negative_graph = negative_graph.to(torch.device('cuda'))
input_features = blocks[0].srcdata['features']
pos_score, neg_score = model(positive_graph, negative_graph, blocks, input_features)
loss = compute_loss(pos_score, neg_score)
opt.zero_grad()
loss.backward()
opt.step()
```

DGL provides the unsupervised learning GraphSAGE that shows an example of link prediction on homogeneous graphs.

## For heterogeneous graphs¶

The models computing the node representations on heterogeneous graphs can also be used for computing incident node representations for edge classification/regression.

```
class StochasticTwoLayerRGCN(nn.Module):
def __init__(self, in_feat, hidden_feat, out_feat, rel_names):
super().__init__()
self.conv1 = dglnn.HeteroGraphConv({
rel : dglnn.GraphConv(in_feat, hidden_feat, norm='right')
for rel in rel_names
})
self.conv2 = dglnn.HeteroGraphConv({
rel : dglnn.GraphConv(hidden_feat, out_feat, norm='right')
for rel in rel_names
})
def forward(self, blocks, x):
x = self.conv1(blocks[0], x)
x = self.conv2(blocks[1], x)
return x
```

For score prediction, the only implementation difference between the
homogeneous graph and the heterogeneous graph is that we are looping
over the edge types for `dgl.DGLHeteroGraph.apply_edges()`

.

```
class ScorePredictor(nn.Module):
def forward(self, edge_subgraph, x):
with edge_subgraph.local_scope():
edge_subgraph.ndata['x'] = x
for etype in edge_subgraph.canonical_etypes:
edge_subgraph.apply_edges(
dgl.function.u_dot_v('x', 'x', 'score'), etype=etype)
return edge_subgraph.edata['score']
class Model(nn.Module):
def __init__(self, in_features, hidden_features, out_features, num_classes,
etypes):
super().__init__()
self.rgcn = StochasticTwoLayerRGCN(
in_features, hidden_features, out_features, etypes)
self.pred = ScorePredictor()
def forward(self, positive_graph, negative_graph, blocks, x):
x = self.rgcn(blocks, x)
pos_score = self.pred(positive_graph, x)
neg_score = self.pred(negative_graph, x)
return pos_score, neg_score
```

Data loader definition is also very similar to that of edge classification/regression. The only difference is that you need to give the negative sampler and you will be supplying a dictionary of edge types and edge ID tensors instead of a dictionary of node types and node ID tensors.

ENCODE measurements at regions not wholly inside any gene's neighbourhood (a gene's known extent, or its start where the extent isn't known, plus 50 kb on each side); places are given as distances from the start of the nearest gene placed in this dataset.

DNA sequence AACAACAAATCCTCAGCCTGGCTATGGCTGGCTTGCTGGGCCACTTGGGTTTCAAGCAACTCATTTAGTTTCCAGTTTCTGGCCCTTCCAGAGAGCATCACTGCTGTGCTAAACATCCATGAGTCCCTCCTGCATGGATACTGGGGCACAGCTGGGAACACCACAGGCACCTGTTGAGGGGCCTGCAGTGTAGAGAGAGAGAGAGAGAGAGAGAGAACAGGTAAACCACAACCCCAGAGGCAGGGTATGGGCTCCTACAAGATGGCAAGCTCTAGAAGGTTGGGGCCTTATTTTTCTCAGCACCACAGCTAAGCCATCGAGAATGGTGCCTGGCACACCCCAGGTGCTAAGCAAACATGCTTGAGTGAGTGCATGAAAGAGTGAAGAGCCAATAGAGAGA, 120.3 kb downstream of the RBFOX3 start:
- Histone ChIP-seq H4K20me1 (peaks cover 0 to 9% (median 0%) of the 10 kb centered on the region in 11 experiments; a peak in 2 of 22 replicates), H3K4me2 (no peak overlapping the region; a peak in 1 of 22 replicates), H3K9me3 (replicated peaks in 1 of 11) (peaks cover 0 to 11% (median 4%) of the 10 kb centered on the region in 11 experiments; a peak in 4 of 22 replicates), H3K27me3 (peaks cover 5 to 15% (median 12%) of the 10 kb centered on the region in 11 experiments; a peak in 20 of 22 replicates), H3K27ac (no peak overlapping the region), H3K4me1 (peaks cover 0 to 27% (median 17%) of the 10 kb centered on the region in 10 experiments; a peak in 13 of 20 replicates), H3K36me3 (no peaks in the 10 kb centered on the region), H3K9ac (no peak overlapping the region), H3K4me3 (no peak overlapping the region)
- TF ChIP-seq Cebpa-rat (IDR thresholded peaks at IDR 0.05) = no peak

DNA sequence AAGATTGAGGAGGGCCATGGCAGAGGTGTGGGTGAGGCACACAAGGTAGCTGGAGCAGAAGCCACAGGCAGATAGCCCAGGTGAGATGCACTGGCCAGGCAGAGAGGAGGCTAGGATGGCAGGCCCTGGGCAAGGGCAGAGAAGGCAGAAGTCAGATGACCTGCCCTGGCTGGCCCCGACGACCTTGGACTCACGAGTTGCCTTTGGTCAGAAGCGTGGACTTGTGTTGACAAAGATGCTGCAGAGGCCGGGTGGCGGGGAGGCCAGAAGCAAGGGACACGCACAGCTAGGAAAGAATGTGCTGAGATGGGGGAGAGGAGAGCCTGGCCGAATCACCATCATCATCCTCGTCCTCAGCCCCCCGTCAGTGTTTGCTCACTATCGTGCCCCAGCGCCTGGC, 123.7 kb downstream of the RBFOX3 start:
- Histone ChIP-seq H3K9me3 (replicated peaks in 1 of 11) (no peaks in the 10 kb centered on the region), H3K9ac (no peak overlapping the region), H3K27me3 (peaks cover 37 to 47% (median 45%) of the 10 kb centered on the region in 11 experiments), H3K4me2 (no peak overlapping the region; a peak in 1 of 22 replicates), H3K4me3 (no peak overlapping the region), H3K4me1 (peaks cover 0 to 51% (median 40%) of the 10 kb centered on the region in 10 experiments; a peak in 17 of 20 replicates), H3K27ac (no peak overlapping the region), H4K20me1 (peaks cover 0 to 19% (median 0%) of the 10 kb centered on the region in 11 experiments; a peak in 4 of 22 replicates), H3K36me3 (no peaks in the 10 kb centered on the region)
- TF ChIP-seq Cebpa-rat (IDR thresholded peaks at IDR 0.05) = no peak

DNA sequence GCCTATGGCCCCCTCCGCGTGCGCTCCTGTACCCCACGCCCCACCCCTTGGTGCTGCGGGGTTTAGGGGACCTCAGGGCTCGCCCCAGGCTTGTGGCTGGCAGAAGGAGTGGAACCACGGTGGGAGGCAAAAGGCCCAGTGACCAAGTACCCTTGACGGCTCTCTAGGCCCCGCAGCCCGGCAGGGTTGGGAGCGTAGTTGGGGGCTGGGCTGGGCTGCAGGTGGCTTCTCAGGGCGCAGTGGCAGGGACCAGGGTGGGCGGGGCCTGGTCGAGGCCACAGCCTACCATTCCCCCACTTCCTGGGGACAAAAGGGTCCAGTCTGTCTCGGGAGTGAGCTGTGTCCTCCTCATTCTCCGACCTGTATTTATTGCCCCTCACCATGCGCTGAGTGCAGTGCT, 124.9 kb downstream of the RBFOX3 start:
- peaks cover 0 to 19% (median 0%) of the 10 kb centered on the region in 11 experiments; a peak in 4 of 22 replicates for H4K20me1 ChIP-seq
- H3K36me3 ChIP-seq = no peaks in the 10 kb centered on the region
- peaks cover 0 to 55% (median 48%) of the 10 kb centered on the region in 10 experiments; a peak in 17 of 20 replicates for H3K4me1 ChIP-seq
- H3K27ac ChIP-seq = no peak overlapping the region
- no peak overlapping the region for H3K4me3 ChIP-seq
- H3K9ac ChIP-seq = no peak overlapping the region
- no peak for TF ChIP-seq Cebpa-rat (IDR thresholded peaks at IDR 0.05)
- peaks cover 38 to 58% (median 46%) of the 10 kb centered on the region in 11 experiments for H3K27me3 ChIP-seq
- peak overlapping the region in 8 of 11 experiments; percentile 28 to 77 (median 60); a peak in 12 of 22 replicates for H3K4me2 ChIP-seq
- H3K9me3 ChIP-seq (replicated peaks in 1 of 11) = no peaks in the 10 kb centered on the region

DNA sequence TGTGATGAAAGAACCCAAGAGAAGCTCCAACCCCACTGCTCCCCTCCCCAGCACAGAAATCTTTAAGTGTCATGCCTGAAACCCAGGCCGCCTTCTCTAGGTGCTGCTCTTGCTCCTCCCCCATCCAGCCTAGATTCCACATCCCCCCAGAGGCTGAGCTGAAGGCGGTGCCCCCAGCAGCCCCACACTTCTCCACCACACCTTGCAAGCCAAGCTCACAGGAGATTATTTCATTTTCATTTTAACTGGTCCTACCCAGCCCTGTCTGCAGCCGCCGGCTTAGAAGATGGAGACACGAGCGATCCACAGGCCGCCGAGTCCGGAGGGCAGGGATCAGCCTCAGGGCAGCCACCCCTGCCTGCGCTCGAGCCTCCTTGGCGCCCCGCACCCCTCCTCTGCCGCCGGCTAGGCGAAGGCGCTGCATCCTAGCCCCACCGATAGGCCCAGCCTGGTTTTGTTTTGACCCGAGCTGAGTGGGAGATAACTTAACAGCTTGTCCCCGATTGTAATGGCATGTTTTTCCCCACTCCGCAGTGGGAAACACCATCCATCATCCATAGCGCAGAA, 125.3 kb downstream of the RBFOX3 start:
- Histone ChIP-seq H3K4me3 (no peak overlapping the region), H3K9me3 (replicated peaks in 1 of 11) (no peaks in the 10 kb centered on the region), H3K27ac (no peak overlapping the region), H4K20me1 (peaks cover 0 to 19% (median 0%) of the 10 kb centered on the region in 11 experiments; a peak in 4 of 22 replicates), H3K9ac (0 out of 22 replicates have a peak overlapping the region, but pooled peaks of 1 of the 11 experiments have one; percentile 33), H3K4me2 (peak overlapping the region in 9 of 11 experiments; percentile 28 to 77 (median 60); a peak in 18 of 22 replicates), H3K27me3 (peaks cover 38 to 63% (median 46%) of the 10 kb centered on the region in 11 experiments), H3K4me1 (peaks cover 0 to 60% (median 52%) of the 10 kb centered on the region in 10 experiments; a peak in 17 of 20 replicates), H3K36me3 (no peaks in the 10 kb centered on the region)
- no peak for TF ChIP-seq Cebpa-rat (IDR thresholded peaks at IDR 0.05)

```
sampler = dgl.dataloading.MultiLayerFullNeighborSampler(2)
sampler = dgl.dataloading.as_edge_prediction_sampler(
sampler, negative_sampler=dgl.dataloading.negative_sampler.Uniform(5))
dataloader = dgl.dataloading.DataLoader(
g, train_eid_dict, sampler,
batch_size=1024,
shuffle=True,
drop_last=False,
num_workers=4)
```

If you want to give your own negative sampling function, the function should take in the original graph and the dictionary of edge types and edge ID tensors. It should return a dictionary of edge types and source-destination array pairs. An example is given as follows:

```
class NegativeSampler(object):
def __init__(self, g, k):
# caches the probability distribution
self.weights = {
etype: g.in_degrees(etype=etype).float() ** 0.75
for etype in g.canonical_etypes}
self.k = k
def __call__(self, g, eids_dict):
result_dict = {}
for etype, eids in eids_dict.items():
src, _ = g.find_edges(eids, etype=etype)
src = src.repeat_interleave(self.k)
dst = self.weights[etype].multinomial(len(src), replacement=True)
result_dict[etype] = (src, dst)
return result_dict
```

Then you can give the dataloader a dictionary of edge types and edge IDs as well as the negative sampler. For instance, the following iterates over all edges of the heterogeneous graph.

```
train_eid_dict = {
etype: g.edges(etype=etype, form='eid')
for etype in g.canonical_etypes}
sampler = dgl.dataloading.as_edge_prediction_sampler(
sampler, negative_sampler=NegativeSampler(g, 5))
dataloader = dgl.dataloading.DataLoader(
g, train_eid_dict, sampler,
batch_size=1024,
shuffle=True,
drop_last=False,
num_workers=4)
```

The training loop is again almost the same as that on homogeneous graph,
except for the implementation of `compute_loss`

that will take in two
dictionaries of node types and predictions here.

```
model = Model(in_features, hidden_features, out_features, num_classes, etypes)
model = model.cuda()
opt = torch.optim.Adam(model.parameters())
for input_nodes, positive_graph, negative_graph, blocks in dataloader:
blocks = [b.to(torch.device('cuda')) for b in blocks]
positive_graph = positive_graph.to(torch.device('cuda'))
negative_graph = negative_graph.to(torch.device('cuda'))
input_features = blocks[0].srcdata['features']
pos_score, neg_score = model(positive_graph, negative_graph, blocks, input_features)
loss = compute_loss(pos_score, neg_score)
opt.zero_grad()
loss.backward()
opt.step()
```